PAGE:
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Childcare costs- someone talk me through the outrage

(447 Posts)
Suzietwo Sun 31-Mar-13 15:00:54

Is it just me or does it seem a bit grabby of mothers to be getting cross about the change to child care rules?

I thought the rules were being changed to try and encourage people to work. Ie to give them more choice and be option generating aka A. Good. Thing.

But the stay at home mums voice in the media just sounds a bit self important.

Don't misunderstand me, I am entirely on favour of people and families making decisions which suit them. This isn't about that. It's about people being a bit....indulged? Make a choice, stick with it. The more choices which are available the better so if the gvnt can help (a different argument about whether they should) by offering money to assist people go to work, then fab. But don't demand it for making the choice to stay at home.

riskit4abiskit Sun 31-Mar-13 16:45:34

I'm expecting our first and am the chief earner. I am worried about working and still being able to afford childcare for two days a week. (Oh will try to get his days off in week) and work weekends.

Its going to be a nightmare, but others manage so we will too!

I don't care what others do, its up to them and their lifestyle choices. Its human nature to complain about any change, so I'm not sure what you're saying. I'm sure there are plenty of alternative viewpoints argued strongly out there if you look.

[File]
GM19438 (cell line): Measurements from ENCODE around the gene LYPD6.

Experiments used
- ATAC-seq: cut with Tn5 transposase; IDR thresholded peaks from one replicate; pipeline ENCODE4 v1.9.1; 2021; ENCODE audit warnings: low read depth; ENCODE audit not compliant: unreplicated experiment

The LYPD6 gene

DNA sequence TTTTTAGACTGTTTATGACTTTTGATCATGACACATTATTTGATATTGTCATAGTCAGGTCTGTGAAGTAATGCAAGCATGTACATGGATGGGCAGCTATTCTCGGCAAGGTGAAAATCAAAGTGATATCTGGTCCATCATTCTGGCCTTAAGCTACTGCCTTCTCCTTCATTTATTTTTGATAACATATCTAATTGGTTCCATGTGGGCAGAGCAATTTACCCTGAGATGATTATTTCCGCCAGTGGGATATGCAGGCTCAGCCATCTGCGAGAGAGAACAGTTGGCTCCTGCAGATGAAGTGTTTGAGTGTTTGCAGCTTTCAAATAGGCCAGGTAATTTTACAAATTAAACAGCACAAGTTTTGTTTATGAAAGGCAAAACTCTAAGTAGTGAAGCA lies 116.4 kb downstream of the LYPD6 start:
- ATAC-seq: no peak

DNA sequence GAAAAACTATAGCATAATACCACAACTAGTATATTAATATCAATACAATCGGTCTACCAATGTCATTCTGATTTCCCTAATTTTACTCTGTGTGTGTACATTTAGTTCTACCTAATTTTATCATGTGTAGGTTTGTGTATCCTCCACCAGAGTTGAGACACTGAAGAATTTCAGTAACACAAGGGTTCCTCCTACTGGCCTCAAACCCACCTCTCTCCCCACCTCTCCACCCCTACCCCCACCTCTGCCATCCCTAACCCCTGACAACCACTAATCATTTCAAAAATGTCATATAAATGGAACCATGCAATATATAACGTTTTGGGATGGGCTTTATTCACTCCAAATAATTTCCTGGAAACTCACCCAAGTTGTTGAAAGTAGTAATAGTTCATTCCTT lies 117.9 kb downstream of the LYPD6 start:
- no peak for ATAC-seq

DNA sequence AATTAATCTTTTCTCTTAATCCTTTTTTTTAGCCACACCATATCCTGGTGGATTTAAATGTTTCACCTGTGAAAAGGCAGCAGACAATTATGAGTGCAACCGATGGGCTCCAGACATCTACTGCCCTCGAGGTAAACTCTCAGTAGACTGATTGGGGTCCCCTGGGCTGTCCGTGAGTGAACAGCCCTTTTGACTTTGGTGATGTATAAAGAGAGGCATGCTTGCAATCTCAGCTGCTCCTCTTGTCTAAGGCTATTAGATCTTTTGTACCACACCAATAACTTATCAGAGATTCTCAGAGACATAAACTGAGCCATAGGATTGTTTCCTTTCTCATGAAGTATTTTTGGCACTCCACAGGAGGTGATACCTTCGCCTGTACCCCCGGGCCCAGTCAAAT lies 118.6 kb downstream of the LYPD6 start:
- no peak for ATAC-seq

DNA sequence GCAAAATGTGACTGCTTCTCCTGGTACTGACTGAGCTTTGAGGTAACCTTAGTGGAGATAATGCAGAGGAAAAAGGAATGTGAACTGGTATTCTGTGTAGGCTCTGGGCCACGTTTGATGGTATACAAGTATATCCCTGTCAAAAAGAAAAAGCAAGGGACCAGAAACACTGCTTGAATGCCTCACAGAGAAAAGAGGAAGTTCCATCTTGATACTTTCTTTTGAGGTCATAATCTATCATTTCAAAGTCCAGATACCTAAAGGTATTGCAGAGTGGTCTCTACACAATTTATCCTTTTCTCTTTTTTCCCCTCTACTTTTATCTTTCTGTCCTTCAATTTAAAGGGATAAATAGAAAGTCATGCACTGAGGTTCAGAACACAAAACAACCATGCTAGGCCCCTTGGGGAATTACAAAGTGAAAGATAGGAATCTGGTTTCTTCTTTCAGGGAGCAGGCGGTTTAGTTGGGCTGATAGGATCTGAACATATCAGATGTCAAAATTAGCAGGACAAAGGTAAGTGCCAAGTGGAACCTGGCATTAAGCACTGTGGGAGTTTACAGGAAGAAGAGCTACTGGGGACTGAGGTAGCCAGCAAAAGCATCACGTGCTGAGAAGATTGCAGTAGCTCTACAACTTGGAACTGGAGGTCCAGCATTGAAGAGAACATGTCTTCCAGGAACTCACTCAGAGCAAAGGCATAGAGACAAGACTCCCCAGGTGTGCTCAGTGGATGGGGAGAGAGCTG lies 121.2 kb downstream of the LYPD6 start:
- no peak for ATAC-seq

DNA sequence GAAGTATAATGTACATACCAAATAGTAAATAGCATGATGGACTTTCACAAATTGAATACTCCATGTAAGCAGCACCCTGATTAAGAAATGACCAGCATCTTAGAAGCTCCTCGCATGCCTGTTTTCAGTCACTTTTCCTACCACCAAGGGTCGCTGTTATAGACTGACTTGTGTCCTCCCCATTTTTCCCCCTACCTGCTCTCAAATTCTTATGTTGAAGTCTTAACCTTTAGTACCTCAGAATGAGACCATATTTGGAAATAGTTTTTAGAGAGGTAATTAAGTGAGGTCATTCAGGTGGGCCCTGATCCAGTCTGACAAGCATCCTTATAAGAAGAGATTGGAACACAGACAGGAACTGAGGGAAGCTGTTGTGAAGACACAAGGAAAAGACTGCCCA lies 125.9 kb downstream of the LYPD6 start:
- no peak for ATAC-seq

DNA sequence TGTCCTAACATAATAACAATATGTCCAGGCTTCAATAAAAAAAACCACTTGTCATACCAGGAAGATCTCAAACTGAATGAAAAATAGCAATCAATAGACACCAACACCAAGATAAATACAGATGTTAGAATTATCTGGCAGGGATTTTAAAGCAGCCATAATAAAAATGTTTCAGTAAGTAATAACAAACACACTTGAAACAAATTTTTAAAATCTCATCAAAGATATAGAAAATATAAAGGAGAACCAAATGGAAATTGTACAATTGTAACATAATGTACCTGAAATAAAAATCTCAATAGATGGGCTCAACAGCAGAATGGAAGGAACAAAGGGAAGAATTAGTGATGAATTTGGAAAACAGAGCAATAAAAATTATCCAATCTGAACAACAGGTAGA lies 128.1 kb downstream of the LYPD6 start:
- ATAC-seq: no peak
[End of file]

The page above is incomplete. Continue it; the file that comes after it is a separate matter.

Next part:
BinksToEnlightenment Sun 31-Mar-13 16:52:02

You'll keep more people in work by ensuring they're actually making money through the nursery years. Full time nursery costs 70% of my salary.

gallicgirl Sun 31-Mar-13 16:53:11

But sometimes the SAHP isn't there by choice. My DP has just been made redundant so we can't afford the full time childcare we had when he was working.
I wouldn't expect help for all funding but it would be nice to get some help so 2YO DD could continue in nursery for 1 or 2 days a week and give DP chance to fill in job application forms.
Some parents are full time students or can't work due to disability. That scenario doesn't mean childcare isn't needed. However, they will get no help under this new scheme.

Tee2072 Sun 31-Mar-13 16:54:50

How about the fact that there are no jobs for these people to find? Forget the fact that childcare costs = most people's take home pay.

Suzietwo Sun 31-Mar-13 17:25:44

What's my point? I think the fact that (from what I understand) they are creating a ne benefit. And people who aren't getting it are whinging.
And that seems wrong to me. If you make the choice to stay home then you shouldn't have a benefit which is there to get people back into the workforce.
There is state funding available for 2+ year olds and besides, most of them go to bed at 6-7pm so plenty of time to make job applications then.

PeggyCarter Sun 31-Mar-13 17:29:06

Message withdrawn at poster's request.

Suzietwo Sun 31-Mar-13 17:31:53

But nobody is suggesting it is there to help you get a job. That's down to you. It's there to enable people (or help them to) to pay for child care so that once they've successfully applied for a job, they can take it.